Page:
Recently, I was walking down the hallway of an entrepreneur incubator space and I was watching a start-up CEO “pitch” their ideas to a group of colleagues and mentors. I was fascinated to watch the CEO practice presenting his ideas and receive real-time feedback with the goal of one day “pitching” to a group of potential investors. I think there is so much we can learn as school leaders from entrepreneurs, especially when it comes to presenting our ideas to solve a problem in a clear and concise manner that can convince others.
So, what is “pitching” and why is it an important skill for students, teachers, and leaders to master? How can it be applied to STEAM/Arts Integration and what are some tools and resources you can use to “perfect your pitch”?
In short, pitching is a brief presentation with the purpose of convincing others to do something with your idea. It is a term that is often used in the business world and an entrepreneurial skill that everyone can learn. In reality, we “pitch” all the time, right? We pitch our ideas to our spouse or significant other (“Honey, let me convince you why I think we should go to Italy this year.”) We pitch our ideas all the time to our students, to our faculty, to our leadership team, and to our boss, or the superintendent. Presenting, speaking, and listening are not only essential 21st century global skills for students, teachers, and leaders, but they are also a significant part of the Common Core that can be integrated across all content areas.
A few weeks ago, I had a fabulous opportunity to meet an innovative, dynamic, and inspiring educator and entrepreneur that has a passion for helping others perfect their “pitch”. Lauge Vagner Rasmussen is a fascinating guy. He is the co-founder of Pitcherific.com and an Associate Professor at the University of Aarhus in Denmark where he teaches entrepreneurship and pitching. Lauge believes that the core of entrepreneurship is about thinking of a problem in the world and then coming up with an idea to solve it. “Pitching the idea is not just an end process, but the beginning of a recurring process.” Lauge went on to tell me that he and his colleagues would work with a group of entrepreneurs during what he called “Startup Weekend” in Denmark.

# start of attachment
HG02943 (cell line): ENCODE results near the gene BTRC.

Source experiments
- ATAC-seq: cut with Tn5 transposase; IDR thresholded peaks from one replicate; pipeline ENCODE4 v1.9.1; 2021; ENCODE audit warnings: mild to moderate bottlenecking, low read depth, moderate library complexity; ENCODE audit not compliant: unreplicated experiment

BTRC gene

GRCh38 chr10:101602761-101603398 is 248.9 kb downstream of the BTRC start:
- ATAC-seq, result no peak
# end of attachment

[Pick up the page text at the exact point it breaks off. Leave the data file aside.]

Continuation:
The entrepreneurs would spend fifty-four hours over a weekend refining their idea in order to pitch it to investors by the last day. Opening pitches were limited to 1 minute and final pitches to judges were 5 minutes. Out of that experience he said was the need to create a tool that would help others perfect their pitch and be able to give all their important key points about an idea within a strict timeframe. Hence, Pitcherific was born!
Lauge and his innovative team developed Pitcherific which is a free online tool that allows users to create, train, and improve their pitch. Take some time and check it out! The tool is easy to use with three simple steps: 1. set a template and time 2. write the pitch 3. practice.
The most simple is the “elevator pitch” which is illustrated on the online template and is organized around four key areas:
Hook–Make a catchy start to get your audience’s interest and prepare for the important pitch about your cause.
Problem-Describe the specific problem, need or cause you are concerned about. What is the current situation and which persons or organisations are involved? Why is this situation important to work with?
Solution-What are your approaches to the situation? How will you solve the problem, cover the need or work with your cause? Explain how your approach is different and better than other existing solutions?
Close-Tell about the status and your next. Depending on your goal for pitching in the first place (e.g. a contact or a meeting), ask the person you are pitching to about it and tell what it will mean to you, to get it.
Pitcherific.com is a great tool that can be easily used by students, teachers and leaders. Below are some ways to integrate Pitcherific.
- Leaders could use this tool to practice pitching their ideas for a leadership meeting, faculty meeting, a community/business event, or to their superintendent or Board of Education.
- Leaders could use this tool with their school improvement team or district level improvement team.
- Teachers could easily use this tool among their colleagues to solve complex problems during collaborative planning sessions.
- Teachers could pick an essential question and design arts integrated units/lessons using their own interests and their content standards to solve a problem and design a project in teams or individually and then use the tool to “pitch” their ideas at a faculty meeting. This could be a great way to illustrate from peer-to-peer how to integrate STEAM.
- Students could be given a problem linked to an essential question in groups and be given an opportunity to use their integrated knowledge and skills to create a workable solution. Local businesses and community leaders could be assigned to each group to serve as mentors to help them through their solution and use the tool to perfect their “pitch”. Then the school could host a “Pitch Night” where parents, community members and business attend and observe each teams “pitch” and act as investors.
Coming soon from Pitcherific will be the option to create your own custom pitches.
Therefore, the sky is truly the limit on how you can utilize tools like Pitcherific to engage students, teachers, leaders, businesses and community members. In fact, check out the recent article posted by Edsurge.com entitled: Entrepreneurship is Elementary: How Project-Based Curriculum Catalyzed a Community. One community in New York City connected local businesses with local schools to integrated project-based learning across subjects with part career exploration and part entrepreneurship workshop. Check out the students “pitching” during “Big Idea Week”. Super cool!